He does however then go on to say that you will be betting anywhere from £1 to £10 per bet. That means that theoretically, you’re looking at a 10 bet buffer. That doesn’t leave a whole lot of room in terms of draw-down, and honestly, that concerns me. Because to circle back to a point I am going to hammer home in a moment, Instant Advantage is a value based service.

The thing with this is that you don’t tend to win all that often. Now, Terry Hill doesn’t publish a strike rate for Instant Advantage. But the nature of this approach doesn’t change. If a bookie has priced a horse that should have odds of 33/1 at 50/1, that represents value. You have to keep in mind though that you are still backing a horse that has odds of 33/1. This is less of a big deal with the shorter value odds, but it is really worth keeping in mind.

How Does Instant Advantage Work?

As I’m sure you’re sick and tired of hearing about now, Instant Advantage is a product that is based around value. But what stands out to me here is that this isn’t the usual “I try and look for value in bets” spiel. Instead, Terry Hill talks about it all in a very different way. Because, to quote the man himself, “you should let the race pick you, not pick the race”.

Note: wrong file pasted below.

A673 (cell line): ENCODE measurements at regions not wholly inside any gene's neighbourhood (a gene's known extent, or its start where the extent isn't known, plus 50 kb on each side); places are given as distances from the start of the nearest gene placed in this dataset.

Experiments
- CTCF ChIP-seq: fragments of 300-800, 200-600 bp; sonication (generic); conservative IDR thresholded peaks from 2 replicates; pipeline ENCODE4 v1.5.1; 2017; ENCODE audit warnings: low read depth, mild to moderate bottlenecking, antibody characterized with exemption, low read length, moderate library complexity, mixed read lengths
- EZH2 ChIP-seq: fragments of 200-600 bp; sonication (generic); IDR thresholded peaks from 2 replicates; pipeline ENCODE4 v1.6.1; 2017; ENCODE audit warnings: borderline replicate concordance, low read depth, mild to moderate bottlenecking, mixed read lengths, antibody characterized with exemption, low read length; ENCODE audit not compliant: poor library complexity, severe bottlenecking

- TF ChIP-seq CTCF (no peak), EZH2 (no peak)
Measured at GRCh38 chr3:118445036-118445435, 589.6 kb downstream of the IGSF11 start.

Unfortunately, as great as that may sound, we are then told about how really, Instant Advantage follows a very typical value based approach. This involves looking through the race cards and trying to identify when the bookmaker has priced something incorrectly. Now, again, this stands out to me as interesting. Because in reality, not all bookies price the same. As such, what may be a value bet for Terry Hill, isn’t with the bookie of your choice (yet another reason to use an odds comparison site by the way).

Outside of this point, the only other insight we are given is that when Terry Hill has identified a potentially value bet, he uses “what I know (and who I know) to work out what the right price of the selection should be”. From here, he talks about how he uses this to compare with the prices on offer. Which is intriguing, because that kind of seems like the wrong way round to me.

And that is about all that we’re told about how Instant Advantage works. In theory, it sounds like a pretty detailed and interesting thing, but all of it is very vague. Something I don’t see as being a coincidence. Combine that with a very distinctive lack of proofing and I personally find it rather difficult to know just how much faith to put into Terry Hill and his approach to betting.